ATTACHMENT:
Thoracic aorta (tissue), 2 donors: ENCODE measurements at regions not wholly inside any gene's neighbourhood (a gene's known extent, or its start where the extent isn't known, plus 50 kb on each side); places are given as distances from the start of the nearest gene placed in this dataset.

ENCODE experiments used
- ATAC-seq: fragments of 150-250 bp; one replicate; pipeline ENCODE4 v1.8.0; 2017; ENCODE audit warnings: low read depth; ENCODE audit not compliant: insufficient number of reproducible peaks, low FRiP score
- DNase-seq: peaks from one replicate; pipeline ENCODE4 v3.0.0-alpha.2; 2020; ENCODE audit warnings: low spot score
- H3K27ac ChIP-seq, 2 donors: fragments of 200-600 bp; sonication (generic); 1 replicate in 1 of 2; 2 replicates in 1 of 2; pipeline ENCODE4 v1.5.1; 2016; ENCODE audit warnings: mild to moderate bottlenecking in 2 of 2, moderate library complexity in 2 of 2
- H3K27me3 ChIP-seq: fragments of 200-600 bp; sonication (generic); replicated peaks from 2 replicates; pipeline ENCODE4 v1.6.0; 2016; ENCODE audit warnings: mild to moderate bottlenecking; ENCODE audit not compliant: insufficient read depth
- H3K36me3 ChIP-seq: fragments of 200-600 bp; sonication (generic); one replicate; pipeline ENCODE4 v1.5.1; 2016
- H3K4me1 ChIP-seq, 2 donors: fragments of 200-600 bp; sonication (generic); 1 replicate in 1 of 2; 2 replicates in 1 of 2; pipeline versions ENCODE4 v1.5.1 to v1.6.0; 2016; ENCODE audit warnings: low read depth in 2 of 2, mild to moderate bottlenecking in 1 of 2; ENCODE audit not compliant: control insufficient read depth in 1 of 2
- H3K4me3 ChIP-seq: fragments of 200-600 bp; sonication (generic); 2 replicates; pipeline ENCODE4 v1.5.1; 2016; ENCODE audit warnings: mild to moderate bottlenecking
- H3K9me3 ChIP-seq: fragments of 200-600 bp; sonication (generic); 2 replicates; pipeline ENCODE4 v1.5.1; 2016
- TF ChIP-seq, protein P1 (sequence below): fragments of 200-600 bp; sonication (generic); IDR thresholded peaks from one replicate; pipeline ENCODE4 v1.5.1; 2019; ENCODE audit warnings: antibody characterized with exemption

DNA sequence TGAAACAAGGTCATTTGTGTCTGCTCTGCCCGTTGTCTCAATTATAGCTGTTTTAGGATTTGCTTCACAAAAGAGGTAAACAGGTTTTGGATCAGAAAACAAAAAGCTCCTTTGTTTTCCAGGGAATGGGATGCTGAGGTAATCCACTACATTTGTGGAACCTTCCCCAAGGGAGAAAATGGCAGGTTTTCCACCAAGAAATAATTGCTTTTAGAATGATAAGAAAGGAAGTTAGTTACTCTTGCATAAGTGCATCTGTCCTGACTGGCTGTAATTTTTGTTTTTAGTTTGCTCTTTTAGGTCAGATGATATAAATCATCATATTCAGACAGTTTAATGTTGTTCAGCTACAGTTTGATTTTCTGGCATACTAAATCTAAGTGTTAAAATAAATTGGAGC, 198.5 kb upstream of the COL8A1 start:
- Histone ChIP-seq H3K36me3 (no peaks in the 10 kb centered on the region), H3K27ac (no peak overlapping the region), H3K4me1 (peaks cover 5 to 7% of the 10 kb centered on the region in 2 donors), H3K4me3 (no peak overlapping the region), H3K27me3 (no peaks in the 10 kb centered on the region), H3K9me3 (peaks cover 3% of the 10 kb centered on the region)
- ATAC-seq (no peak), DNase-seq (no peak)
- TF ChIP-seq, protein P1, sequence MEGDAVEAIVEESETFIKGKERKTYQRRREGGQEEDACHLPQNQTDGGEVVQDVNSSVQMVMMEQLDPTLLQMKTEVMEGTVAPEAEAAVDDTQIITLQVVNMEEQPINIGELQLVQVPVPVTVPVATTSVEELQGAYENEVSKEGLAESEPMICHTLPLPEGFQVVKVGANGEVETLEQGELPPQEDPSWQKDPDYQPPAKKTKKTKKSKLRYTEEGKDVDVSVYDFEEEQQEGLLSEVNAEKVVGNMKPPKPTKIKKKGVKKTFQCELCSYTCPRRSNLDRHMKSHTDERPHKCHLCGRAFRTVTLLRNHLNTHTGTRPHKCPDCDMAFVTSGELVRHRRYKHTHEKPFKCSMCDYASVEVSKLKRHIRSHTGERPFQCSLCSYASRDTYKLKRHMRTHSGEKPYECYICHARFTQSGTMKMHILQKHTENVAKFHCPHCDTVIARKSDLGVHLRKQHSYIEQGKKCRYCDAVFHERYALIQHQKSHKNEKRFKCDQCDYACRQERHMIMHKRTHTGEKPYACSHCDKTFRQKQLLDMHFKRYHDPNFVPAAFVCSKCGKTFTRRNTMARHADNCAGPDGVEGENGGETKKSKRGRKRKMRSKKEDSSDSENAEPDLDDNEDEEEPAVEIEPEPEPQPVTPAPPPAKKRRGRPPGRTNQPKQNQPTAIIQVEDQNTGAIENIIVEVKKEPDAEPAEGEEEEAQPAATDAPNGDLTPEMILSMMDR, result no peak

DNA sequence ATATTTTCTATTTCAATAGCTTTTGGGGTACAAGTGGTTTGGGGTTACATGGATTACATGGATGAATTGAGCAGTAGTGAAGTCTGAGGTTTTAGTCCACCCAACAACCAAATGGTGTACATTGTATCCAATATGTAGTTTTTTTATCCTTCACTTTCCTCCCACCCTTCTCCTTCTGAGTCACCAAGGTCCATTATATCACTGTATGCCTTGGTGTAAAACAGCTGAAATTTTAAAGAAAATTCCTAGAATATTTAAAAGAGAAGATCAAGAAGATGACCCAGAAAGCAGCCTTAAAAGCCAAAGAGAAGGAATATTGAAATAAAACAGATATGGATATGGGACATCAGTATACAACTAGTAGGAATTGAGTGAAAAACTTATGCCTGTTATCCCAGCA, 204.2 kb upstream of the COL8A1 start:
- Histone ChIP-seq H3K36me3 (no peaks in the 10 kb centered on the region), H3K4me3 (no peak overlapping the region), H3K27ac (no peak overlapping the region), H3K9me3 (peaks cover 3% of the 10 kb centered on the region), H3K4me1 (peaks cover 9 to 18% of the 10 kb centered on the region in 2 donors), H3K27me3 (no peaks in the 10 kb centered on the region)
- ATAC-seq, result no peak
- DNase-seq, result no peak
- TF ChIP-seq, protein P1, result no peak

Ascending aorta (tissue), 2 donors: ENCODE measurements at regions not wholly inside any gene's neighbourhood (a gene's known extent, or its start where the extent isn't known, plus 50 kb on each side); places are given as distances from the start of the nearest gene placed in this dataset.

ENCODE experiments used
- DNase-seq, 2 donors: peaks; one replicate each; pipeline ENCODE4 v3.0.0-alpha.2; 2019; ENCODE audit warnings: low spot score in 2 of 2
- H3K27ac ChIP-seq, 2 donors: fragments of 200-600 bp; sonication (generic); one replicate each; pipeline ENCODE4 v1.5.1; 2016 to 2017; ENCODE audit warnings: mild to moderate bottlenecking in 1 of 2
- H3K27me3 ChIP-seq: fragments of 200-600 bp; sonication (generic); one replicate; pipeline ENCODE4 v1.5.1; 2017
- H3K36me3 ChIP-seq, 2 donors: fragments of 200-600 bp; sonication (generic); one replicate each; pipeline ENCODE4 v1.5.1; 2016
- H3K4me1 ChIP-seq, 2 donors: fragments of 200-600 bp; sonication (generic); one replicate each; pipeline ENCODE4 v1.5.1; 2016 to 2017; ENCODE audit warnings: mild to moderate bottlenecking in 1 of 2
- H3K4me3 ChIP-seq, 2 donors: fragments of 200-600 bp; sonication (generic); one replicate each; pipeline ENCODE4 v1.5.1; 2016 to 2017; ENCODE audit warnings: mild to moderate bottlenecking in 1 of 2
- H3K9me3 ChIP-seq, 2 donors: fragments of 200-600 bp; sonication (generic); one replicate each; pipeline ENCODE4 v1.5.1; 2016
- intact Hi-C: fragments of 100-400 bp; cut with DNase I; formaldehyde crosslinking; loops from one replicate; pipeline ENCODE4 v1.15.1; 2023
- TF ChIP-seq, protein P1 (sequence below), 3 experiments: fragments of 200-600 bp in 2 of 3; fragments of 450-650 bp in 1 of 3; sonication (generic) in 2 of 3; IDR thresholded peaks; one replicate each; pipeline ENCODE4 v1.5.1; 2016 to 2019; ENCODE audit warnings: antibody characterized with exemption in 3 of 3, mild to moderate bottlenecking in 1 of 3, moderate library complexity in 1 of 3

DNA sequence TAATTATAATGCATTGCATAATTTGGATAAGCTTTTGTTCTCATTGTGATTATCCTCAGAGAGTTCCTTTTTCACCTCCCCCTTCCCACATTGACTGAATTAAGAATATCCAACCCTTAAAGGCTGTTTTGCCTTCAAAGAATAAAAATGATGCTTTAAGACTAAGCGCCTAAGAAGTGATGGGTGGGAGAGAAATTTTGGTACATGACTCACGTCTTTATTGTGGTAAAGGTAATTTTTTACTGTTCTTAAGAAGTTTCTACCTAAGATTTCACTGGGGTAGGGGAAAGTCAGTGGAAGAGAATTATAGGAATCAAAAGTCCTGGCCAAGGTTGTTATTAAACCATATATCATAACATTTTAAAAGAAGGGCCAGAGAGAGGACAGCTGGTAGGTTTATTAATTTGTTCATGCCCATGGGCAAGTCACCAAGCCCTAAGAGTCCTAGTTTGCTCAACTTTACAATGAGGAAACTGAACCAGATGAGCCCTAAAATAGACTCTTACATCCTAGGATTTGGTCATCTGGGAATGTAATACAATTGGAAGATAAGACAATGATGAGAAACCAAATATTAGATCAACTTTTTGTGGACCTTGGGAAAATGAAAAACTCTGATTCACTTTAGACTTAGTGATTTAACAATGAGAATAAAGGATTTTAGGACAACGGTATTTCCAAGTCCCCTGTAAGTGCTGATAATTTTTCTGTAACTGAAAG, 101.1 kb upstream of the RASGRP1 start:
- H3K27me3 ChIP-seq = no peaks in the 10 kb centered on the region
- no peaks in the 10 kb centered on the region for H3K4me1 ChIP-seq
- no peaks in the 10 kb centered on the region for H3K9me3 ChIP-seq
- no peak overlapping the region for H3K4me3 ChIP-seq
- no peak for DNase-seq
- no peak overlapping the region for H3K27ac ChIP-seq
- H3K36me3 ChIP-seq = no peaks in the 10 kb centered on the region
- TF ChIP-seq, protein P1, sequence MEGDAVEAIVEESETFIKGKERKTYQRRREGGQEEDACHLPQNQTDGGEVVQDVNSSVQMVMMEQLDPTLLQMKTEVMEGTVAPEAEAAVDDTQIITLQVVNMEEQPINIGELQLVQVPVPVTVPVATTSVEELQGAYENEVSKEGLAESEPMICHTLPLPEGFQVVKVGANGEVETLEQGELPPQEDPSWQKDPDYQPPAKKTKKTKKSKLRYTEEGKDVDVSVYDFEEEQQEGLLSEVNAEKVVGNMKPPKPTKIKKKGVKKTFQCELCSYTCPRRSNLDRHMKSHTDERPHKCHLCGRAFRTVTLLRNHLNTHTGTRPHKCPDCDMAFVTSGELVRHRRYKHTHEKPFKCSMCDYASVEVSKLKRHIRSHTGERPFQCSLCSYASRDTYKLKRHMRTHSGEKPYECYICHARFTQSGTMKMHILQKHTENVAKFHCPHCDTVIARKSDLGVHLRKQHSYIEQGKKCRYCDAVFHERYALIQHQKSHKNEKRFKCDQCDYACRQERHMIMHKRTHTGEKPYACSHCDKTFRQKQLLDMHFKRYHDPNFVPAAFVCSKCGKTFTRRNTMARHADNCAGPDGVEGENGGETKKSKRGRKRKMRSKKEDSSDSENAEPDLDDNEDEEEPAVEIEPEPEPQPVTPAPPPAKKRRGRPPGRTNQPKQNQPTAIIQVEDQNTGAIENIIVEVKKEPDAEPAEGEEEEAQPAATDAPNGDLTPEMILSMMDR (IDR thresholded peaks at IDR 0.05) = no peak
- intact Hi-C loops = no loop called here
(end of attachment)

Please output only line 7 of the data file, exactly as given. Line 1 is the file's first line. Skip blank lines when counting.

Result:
- H3K36me3 ChIP-seq: fragments of 200-600 bp; sonication (generic); one replicate; pipeline ENCODE4 v1.5.1; 2016